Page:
Sybase still isn't in a SaaS-y mood

Vendor says software-as-a-service versions of its enterprise apps aren't in the offing

Despite the success of its hosted mobile messaging service, Sybase Inc. has no immediate plans to introduce software-as-a-service (SaaS) versions of the rest of its corporate software offerings.

The messaging service run by Sybase's Sybase 365 subsidiary is considered by analysts to be one of the most two widely used online services for managing the delivery of text or video messages to mobile phones, along with one operated by VeriSign Inc. The service, which Sybase acquired when it bought Mobile 365 Inc. last fall, delivered 19.5 billion messages and reaped $32.4 million in revenue during this year's second quarter, the company reported earlier this week.

Sybase now predicts that Sybase 365 will bring in total revenue of $130 million this year, up from an earlier forecast of $120 million for that unit.

Most of Sybase 365's customers are telecommunications companies, but some banks are also starting to adopt its technology, Sybase CEO John Chen said during a conference call on the Q2 earnings.

"I would say there is a lot of synergy, and some of this you are going to hear [about] at TechWave," Chen said, referring to Sybase's annual user conference, which is scheduled to begin Aug. 6 in Las Vegas.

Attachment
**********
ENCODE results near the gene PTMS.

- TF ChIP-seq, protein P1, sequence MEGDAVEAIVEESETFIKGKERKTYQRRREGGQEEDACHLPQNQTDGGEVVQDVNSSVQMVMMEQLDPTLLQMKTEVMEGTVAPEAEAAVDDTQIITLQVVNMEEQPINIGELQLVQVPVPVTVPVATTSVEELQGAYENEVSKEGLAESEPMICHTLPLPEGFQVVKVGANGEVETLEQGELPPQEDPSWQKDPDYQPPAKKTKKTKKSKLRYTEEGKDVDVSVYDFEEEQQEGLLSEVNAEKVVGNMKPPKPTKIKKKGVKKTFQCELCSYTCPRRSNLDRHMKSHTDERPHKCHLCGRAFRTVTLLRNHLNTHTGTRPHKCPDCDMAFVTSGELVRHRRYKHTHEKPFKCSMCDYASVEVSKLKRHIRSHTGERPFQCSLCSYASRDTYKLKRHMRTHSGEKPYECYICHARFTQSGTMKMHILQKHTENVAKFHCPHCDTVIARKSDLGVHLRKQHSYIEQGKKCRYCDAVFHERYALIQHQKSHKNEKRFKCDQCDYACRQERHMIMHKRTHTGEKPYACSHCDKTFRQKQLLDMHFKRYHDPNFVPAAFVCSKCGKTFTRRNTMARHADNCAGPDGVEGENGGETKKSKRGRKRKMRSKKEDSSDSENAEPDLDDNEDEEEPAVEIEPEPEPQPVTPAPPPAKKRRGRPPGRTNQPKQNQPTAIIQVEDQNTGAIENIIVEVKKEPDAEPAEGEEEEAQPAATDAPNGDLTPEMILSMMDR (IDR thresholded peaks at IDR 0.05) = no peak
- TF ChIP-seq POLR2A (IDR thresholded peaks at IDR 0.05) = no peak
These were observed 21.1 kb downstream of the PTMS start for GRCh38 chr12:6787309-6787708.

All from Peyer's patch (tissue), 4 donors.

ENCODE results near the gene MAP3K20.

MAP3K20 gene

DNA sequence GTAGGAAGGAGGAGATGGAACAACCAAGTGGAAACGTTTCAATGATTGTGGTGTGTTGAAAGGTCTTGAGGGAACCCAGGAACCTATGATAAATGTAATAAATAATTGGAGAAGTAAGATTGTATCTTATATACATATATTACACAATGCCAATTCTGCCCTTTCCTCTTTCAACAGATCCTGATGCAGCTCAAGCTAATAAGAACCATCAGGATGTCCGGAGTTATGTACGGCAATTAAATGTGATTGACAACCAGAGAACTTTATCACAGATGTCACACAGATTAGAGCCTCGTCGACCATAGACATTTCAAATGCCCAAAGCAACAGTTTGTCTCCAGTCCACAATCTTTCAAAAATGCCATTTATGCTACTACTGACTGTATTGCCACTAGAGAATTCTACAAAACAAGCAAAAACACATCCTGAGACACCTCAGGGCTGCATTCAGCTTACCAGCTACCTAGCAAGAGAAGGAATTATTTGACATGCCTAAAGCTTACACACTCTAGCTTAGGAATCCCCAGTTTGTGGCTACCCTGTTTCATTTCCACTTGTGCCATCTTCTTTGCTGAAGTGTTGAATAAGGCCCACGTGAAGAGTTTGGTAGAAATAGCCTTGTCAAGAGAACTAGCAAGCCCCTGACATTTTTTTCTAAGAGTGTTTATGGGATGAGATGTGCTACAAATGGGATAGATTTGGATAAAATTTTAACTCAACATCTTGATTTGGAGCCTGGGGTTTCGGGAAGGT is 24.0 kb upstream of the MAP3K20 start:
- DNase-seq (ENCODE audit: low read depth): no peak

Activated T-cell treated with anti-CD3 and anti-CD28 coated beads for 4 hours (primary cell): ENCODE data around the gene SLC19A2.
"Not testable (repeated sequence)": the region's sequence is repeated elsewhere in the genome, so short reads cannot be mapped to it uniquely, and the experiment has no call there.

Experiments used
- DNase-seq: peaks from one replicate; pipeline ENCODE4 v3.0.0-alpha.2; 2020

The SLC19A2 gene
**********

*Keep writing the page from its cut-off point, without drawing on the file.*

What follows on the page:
However, Sybase doesn't plan to bring out SaaS versions of its other corporate software, including its Adaptive Server Enterprise (ASE) or SQL Anywhere databases -- at least not yet, according to Raj Nathan, chief marketing officer at the Dublin, Calif.-based company.

It's where we are going, but it's not on the front of our burner," Nathan said in an interview. "We haven't seen the customer demand for it."

Another reason for the current reticence, Nathan said, is that Sybase recently has been trying to cultivate more channel partners as part of a plan to increase indirect sales. The company's revenue is currently split almost 50-50 between direct and indirect sales, and Nathan said an aggressive move into the SaaS market could create conflicts with resellers. "Before we go [SaaS], we'd have to talk to our partners," he added.

Microsoft Corp., which is both a competitor and business partner of Sybase's, has confirmed that it is working internally on hosted versions of virtually all its software. In doing so, Microsoft is trying to minimize conflict with its channel partners. For instance, it is guaranteeing partners that support customers of its upcoming Dynamics Live CRM applications a 10% share of the subscription revenues.

In a separate development, Sybase has made available a beta release of the next version of ASE, which will include a shared disk clustering feature similar to the Real Application Clusters feature in Oracle Corp.'s flagship database.

The current ASE 15 software, which shipped two years ago, gained 273 new customers in the second quarter, Chen said. That number was up 18% year-over-year, he added.

Copyright © 2007 IDG Communications, Inc.

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